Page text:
Why you should care
Because other countries have a lot riding on this election, too.
When it comes to America’s presidential race this year, “foreign leaders are totally baffled and somewhat horrified,” says John McLaughlin, former CIA deputy director and OZY senior contributor. “What they’ve seen unfold is not the America they’re accustomed to dealing with.”
Which makes for tricky planning as foreign leaders try to figure out how their agencies will handle the next U.S. administration. As someone who regularly travels overseas and meets with those plugged in with governments abroad, McLaughlin has seen how they’re getting ready for either a Donald Trump or a Hillary Clinton presidency.
How are foreign leaders and their governments preparing differently for either a Trump or a Clinton victory?
John McLaughlin: Other countries can be critical of us, and sometimes enjoy doing it, but fundamentally they look to the United States for leadership and, whether or not they articulate it this way, as the model democracy. And they simply cannot understand what is going on here. They can’t understand the bitterness of the campaign, the hateful language they’re hearing or how one candidate who seems to have virtually no experience is this competitive. Their planning for a Clinton victory or a Trump victory is inevitably muddled by their simple confusion about what’s going on.
What are their thoughts once they get beyond that confusion?
McLaughlin: Let’s start with Clinton. They are anticipating a fairly conventional, American approach that they can recognize based on their history with us, either through a reflection of what they recall from President Bill Clinton’s administration or as a variation of what they’ve experienced with President Obama. There is not great alarm about Clinton. I don’t know that there’s great comfort, but in their minds, there’s at least predictability.
And with Trump?
McLaughlin: Foreign leaders are almost uniformly negative in that they are appalled by some of the things he said regarding seeming to be prepared to weaken alliances, to interrupt trade deals, to back away from the Iran nuclear deal and to ban categories of people from coming to the United States. We can say to them that this is just campaign rhetoric and elected presidents never do precisely what their campaign foreshadows, but they don’t know that or understand it. Therefore, their planning for a Trump administration is in the category of “hold your breath and wait and see.”
They literally don’t know what to expect. They will wait to see how he approaches policy issues and who his advisers are. A lot of their judgment about both candidates and, to some degree, their planning about how to deal with the United States under either of them will be impacted by who their principal advisers are and who their appointees are, because they know day to day they’re not dealing with the president — they’re dealing with the secretary of defense, the secretary of the Treasury, the secretary of state.
How dangerous is that wait-and-see approach?
McLaughlin: One thought foreign leaders might have is that Trumpism could be contagious. If he were to win, it could be an encouragement to nativist movements in countries like Britain, France, Italy, Germany and some of the Eastern European countries. They all have movements that are flourishing or just beginning to bud that have this same populist flavor. What does populism mean in that sense? Basically, trying to disrupt what have typically been the rules of their systems.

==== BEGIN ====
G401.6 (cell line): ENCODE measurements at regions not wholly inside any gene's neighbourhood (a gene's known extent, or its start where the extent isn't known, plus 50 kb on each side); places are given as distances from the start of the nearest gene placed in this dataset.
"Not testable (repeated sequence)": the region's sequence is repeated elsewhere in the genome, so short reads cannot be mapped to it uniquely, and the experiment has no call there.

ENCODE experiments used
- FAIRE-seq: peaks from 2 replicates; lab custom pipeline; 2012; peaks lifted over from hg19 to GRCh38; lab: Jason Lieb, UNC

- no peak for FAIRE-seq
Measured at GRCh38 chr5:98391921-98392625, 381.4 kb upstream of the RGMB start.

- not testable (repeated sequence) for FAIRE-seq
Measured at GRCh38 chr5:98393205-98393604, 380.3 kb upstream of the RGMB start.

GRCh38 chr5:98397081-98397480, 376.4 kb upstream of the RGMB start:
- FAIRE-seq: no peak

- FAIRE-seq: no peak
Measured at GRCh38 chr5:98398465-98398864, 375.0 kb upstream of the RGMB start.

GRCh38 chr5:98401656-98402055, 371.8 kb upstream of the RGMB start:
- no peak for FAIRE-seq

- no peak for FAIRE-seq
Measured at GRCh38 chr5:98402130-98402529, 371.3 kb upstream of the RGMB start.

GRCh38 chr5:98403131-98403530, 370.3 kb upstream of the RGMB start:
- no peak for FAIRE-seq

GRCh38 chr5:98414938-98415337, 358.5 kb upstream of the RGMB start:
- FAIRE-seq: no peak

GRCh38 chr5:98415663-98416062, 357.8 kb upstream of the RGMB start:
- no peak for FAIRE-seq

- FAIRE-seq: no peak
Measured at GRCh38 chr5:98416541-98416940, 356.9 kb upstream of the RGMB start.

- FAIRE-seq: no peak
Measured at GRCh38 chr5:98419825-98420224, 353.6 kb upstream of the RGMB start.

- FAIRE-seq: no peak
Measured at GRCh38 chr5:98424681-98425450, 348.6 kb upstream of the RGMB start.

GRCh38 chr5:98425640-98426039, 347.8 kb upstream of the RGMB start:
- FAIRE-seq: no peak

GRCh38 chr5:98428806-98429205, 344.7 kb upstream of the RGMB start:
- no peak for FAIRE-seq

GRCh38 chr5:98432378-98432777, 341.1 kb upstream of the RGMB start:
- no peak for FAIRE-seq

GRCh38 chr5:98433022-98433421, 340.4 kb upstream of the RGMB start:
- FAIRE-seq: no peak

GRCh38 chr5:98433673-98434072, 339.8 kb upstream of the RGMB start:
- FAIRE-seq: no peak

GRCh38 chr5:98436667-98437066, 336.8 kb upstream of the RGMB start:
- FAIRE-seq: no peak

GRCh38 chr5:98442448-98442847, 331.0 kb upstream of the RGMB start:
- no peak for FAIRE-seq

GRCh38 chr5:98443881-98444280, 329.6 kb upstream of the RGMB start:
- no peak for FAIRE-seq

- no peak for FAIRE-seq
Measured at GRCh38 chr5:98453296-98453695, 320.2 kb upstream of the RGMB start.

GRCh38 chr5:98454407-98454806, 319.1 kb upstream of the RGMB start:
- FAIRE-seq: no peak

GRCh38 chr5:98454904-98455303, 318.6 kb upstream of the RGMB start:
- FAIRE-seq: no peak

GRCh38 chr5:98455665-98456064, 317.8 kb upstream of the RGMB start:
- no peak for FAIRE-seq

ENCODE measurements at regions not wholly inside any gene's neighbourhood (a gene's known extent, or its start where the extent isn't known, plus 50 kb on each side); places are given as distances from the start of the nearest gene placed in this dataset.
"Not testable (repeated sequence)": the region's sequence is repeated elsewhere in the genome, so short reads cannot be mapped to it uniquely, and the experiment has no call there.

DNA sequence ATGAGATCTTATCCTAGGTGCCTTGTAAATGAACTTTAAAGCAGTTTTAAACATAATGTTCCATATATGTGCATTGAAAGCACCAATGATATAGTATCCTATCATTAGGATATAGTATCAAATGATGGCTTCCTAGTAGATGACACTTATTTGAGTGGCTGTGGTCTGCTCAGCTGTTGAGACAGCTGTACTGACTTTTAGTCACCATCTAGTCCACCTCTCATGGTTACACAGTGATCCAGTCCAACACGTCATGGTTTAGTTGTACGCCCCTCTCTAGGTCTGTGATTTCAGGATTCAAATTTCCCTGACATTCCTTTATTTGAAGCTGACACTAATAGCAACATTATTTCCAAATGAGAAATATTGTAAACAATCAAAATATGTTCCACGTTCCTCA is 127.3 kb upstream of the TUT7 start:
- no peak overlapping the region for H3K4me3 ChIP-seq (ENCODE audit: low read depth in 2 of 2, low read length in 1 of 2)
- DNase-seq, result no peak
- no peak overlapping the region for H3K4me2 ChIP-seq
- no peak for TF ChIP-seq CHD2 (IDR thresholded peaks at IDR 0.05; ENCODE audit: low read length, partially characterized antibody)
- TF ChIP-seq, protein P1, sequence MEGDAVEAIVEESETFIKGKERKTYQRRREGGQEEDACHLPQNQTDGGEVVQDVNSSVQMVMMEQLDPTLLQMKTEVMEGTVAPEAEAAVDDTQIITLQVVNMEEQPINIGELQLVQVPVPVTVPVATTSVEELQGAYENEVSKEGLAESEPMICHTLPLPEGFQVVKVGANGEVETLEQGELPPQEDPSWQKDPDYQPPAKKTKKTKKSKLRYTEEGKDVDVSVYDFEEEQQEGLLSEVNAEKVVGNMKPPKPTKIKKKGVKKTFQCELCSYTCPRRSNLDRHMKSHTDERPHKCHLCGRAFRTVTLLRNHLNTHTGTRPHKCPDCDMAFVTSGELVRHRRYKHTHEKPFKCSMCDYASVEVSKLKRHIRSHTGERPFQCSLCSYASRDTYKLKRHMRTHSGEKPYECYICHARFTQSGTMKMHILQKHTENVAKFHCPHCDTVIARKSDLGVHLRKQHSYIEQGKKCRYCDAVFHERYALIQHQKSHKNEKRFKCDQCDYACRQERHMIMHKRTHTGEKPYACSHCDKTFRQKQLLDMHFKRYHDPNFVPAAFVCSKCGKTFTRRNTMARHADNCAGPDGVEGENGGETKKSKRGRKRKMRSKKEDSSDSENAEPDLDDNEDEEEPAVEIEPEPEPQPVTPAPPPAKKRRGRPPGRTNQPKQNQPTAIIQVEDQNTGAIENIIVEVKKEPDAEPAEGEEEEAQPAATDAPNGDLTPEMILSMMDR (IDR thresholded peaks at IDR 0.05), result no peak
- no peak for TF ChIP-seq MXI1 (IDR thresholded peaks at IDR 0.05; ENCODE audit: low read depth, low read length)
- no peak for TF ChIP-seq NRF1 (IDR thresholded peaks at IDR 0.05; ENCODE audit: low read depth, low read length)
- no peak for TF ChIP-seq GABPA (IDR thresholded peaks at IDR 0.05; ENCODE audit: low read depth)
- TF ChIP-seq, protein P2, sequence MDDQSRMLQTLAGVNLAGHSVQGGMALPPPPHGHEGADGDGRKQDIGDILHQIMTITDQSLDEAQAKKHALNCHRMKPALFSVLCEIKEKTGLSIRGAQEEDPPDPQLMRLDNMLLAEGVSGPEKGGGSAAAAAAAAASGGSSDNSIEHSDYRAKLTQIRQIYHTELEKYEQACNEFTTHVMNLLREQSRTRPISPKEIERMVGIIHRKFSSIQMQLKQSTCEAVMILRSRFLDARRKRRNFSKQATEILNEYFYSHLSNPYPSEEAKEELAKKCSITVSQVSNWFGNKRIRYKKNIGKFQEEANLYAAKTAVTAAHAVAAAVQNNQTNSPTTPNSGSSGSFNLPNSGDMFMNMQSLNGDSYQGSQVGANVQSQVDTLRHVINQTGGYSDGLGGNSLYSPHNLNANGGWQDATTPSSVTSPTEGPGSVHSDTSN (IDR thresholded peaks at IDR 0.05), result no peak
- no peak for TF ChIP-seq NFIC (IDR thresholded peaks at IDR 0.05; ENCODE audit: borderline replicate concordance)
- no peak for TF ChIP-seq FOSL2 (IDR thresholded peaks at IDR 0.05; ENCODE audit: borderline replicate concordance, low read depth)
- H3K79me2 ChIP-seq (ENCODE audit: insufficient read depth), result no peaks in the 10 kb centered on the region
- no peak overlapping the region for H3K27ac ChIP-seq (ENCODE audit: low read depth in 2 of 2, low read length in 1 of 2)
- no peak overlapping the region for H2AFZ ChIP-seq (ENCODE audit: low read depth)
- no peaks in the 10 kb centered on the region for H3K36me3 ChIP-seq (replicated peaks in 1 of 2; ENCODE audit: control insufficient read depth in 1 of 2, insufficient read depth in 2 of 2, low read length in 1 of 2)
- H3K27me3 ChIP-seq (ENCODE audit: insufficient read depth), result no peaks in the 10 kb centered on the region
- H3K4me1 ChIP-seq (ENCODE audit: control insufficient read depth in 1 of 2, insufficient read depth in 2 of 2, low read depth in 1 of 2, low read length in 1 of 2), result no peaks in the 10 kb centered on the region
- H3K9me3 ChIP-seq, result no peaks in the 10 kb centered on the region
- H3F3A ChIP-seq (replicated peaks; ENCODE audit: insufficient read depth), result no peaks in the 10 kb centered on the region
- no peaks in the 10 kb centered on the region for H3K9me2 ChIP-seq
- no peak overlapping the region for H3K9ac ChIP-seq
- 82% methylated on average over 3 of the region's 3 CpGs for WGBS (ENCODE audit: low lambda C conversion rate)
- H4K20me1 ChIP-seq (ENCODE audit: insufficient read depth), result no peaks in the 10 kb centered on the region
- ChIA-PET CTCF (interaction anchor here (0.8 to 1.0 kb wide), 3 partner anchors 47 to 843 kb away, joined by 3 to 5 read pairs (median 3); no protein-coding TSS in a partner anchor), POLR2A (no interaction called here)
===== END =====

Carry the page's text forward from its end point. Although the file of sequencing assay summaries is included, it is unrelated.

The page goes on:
The one favor that Trump has done is to expose and rip the cover off a genuine, serious political, social, economic problem that needs attention in our own country. Clearly, he has brought to light the dissatisfaction and alienation of a large number of our citizens. For foreign leaders, it’s yet another indication that there’s trouble for governance in the world.
Which leaders do you think most prefer a Trump presidency?
McLaughlin: A small number, mostly of an authoritarian bent, have expressed some favorable views of him. There are a couple who probably have some reason to see an advantage. Vladimir Putin is a tough case to call. On the one hand, he has said some favorable things about Trump — and Trump has said some favorable things about Putin. But we don’t know if Putin considers Trump a naive businessman he can manipulate, or a potential partner because they appear to see eye to eye on some things.
And which governments are most banking on a Clinton win?
McLaughlin: Many European politicians — like Angela Merkel, François Hollande, Theresa May and leaders of the Baltic states and Ukraine — think a Clinton presidency would benefit them. They’re confident it would continue American support on issues like NATO and perhaps a tougher stance against Russia, perhaps even more so than they’ve experienced with Obama because of his caution about foreign involvement and his hesitation to take steps that could involve the United States in unpredictable outcomes.
I don’t think Clinton would be reckless, but most people think she’d be a little more forceful. In Syria, she was an advocate for a more forceful policy, and she’s now espousing the idea of “no-fly” or “safe zone” — and I think she’ll try to do it. One of the reasons it’s so hard to get a handle on her campaign is I don’t think she has an ideology. She does in that she’s to the left of center, but I don’t think she’s driven by ideology. On foreign policy, I suspect she’s a pragmatist in that long tradition of looking at the situation, getting the facts, weighing the options realistically and making a call based on that.